Tell us about your background.
I originally was a scenic painter in theater, but realized along the way that I like working alone better. I’m not sure that my personality is suited to work in a group project! I decided to go back to school in 2002 to get an art degree in sculpture from the New York Academy of Art. I like the idea of sculpture because it has a physicality to it, which somehow goes hand in hand with my high energy level. Lately, I’m moving more and more toward large scale public installations, and re-introducing my theater background into the work, mostly so far by inviting the public to participate in the art making process.
Name some people, artists, artistic genres, etc. that have been influential in your work.
More than famous artists, my main source of motivation comes from my peers and where I live and work. When I go into my studio, which is a small complex of individual artists’ studios, I get energized by the work I see. New York also has that same energy: every one moves here to “make it”, whether they are actors, musicians or fine artists. So every one is motivated and active, which in turn also motivates me and keeps me going. My peers are influential because all my contemporaries are trying to make sense of a changing art world and finding their way. I lately experienced a sound art installation by my friend Yenting Hsu when I was in a residency program that expanded my thoughts about art more than I expected.
But to name a few shows that I have seen that have affected me quite a lot: David Smith, Cai Guo-Qiang both at the Guggenheim, and Jenny Holzer at the Whitney.
Where and how do you get your ideas?
My ideas come from a wide range of places: conversations with friends, literature, my emotional state. Knit for Trees, for example, came from anger at our apathy toward changing out environmental policy. I wasn’t particularly thinking about art that day, I was mostly having an argument in my head with folks that don’t believe in global warming! My latest project is a direct reaction to reading the ancient tale of Gilgamesh which left a very deep impression on me: it made me think about loss and time, and the fact that our digital stories may not survive the same way as a simple process like clay tablets have. Ideas seem to prop up unexpectedly, when I’m not trying to think of an art project, so I always make sure I have a small notebook with me and jot down ideas as they occur. Later, I make prototypes and edit the ideas. Some survive the second stage, most don’t.
What materials do you work with? Describe your technical processes.
I mainly work with plastic bags. After I graduated from school, I really wanted to have a sculptural material that would be representative of our cultural values, and plastic bags, to me were ideal. It took me a very long time to experiment with them to find ways to actually make art with this material. Plastic bags are soft, and sculpture needs a sturdier medium so there was a huge challenge there. As a fluke, I took a weaving class, and I had a “Eureka” moment. Traditional crafts such as weaving, knitting, crochet and lace were going to enable to manipulate the material in a sculptural way. I knew how to knit, and I taught myself how to crochet from YouTube videos!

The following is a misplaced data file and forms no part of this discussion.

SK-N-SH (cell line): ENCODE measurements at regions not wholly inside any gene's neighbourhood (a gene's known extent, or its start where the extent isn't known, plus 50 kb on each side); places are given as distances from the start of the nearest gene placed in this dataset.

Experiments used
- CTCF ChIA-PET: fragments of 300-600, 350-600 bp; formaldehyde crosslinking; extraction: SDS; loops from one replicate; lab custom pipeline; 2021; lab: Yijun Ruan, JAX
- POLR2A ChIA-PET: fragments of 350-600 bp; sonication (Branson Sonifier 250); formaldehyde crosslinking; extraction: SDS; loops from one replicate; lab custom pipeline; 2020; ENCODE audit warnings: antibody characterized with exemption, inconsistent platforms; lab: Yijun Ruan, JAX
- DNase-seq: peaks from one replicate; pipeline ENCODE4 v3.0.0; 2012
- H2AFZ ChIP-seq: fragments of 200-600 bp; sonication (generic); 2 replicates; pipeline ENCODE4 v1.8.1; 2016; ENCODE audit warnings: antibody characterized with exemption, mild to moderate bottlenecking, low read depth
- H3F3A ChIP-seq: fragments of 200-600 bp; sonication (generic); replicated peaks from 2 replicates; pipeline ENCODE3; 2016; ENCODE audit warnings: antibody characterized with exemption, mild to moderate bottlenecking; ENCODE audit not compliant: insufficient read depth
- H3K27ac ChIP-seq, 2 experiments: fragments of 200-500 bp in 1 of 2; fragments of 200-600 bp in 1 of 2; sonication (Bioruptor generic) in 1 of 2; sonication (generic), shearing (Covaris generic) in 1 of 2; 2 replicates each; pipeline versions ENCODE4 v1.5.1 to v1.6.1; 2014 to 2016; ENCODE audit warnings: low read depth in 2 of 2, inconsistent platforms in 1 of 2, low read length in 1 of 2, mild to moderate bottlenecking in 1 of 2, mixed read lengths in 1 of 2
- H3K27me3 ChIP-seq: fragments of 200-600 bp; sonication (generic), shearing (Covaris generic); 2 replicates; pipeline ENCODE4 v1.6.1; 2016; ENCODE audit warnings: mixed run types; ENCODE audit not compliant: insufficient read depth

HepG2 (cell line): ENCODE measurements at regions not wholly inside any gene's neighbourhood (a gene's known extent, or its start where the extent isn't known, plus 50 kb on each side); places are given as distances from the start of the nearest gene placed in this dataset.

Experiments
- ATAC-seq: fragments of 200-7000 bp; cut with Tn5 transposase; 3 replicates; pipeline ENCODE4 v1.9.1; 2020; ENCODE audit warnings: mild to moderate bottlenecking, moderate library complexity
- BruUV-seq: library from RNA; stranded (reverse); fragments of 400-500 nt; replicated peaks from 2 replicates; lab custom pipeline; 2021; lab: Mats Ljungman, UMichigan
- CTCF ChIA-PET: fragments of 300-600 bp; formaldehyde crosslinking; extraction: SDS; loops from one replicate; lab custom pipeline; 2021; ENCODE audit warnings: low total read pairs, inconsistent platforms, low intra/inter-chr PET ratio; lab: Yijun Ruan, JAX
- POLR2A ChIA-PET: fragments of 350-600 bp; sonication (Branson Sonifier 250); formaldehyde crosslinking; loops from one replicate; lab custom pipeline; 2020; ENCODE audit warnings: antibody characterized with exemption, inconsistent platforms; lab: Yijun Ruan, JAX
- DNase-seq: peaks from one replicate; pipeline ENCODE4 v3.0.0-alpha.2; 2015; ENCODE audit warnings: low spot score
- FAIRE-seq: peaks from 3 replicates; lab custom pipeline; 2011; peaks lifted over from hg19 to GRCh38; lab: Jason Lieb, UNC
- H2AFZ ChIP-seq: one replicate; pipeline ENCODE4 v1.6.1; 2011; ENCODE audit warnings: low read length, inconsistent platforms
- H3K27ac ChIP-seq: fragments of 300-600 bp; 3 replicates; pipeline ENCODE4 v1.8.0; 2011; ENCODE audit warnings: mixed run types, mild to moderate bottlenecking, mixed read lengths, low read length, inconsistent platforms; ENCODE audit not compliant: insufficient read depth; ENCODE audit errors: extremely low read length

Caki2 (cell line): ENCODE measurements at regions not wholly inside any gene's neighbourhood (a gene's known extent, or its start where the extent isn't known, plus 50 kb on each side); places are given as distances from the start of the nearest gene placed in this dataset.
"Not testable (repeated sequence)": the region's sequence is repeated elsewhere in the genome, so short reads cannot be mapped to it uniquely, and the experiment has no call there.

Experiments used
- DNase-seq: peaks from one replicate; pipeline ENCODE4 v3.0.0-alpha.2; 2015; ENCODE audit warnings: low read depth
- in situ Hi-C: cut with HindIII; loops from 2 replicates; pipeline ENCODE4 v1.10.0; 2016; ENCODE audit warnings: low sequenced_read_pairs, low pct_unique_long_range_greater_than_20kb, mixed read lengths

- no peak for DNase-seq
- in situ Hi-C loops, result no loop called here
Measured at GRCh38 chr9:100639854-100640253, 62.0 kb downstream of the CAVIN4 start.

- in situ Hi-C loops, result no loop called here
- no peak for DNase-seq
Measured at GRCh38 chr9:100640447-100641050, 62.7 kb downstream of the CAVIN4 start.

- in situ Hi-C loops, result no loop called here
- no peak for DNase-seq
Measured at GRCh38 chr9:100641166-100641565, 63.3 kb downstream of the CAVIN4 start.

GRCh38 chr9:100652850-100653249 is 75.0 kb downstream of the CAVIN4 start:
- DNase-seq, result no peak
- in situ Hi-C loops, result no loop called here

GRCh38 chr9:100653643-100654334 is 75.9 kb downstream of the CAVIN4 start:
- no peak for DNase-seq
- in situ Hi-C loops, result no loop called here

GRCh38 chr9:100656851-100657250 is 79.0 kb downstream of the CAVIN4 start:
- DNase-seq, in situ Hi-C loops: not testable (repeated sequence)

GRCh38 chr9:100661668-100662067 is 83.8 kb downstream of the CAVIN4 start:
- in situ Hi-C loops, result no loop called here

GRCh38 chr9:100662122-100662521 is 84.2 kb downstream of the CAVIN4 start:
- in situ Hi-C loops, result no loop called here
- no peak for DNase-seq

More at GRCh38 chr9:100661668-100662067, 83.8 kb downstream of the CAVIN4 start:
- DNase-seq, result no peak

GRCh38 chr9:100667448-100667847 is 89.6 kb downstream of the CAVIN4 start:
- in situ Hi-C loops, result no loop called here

As I stated before, when I have an idea, I make prototypes with plastic, trying to find the best process for what I want to do, and finding out if there’s a better way. The Internet has been a invaluable tool, because I can search for new processes and watch videos to teach myself those new methods and crafts.
What do you find to be the most challenging part of being creative? What is the best part of being creative?
Time management is my biggest challenge. I love being in New York but the city is so expensive that I have to spend a lot of time generating income, which takes studio time away. After I came back from my residency, I re-adjusted my schedule again, so I would have longer stretches of uninterrupted time in the studio, even if I wasn’t productive the entire time. I also think that being relaxed and happy works better for me: I can think better and be more productive when I have no stress in my life or no deadline.
The best part of being creative is feeling a deeper connection with the world. My thoughts and emotions are out there and people can react to it, even if the reaction is negative, it is a reaction, so the world is not indifferent to what I do.
What advice would you give to someone seeking advice about being an artist?
Everyone has different goals, so giving advice is a little tricky. But I think that if you want to be an artist, you need to challenge yourself, and not worry too much about following a pre-determined path. If galleries don’t accept your work, don’t change the work to please the commercial world, find another avenue where people can see the work and appreciate it.
I also think it’s important to not worry about money: I have seen many artists who became financially very successful with particular works, and I find that they stop growing as artists because their galleries demand more of that type of work, and they get stuck in a particular style or themes. So if you do become commercially successful, it’s great, but don’t change your lifestyle and get used to the money because I think the work will suffer in the end, since you will want to make money as opposed to taking risks with your work. It’s really a lifetime dedication: art has to be above everything else.
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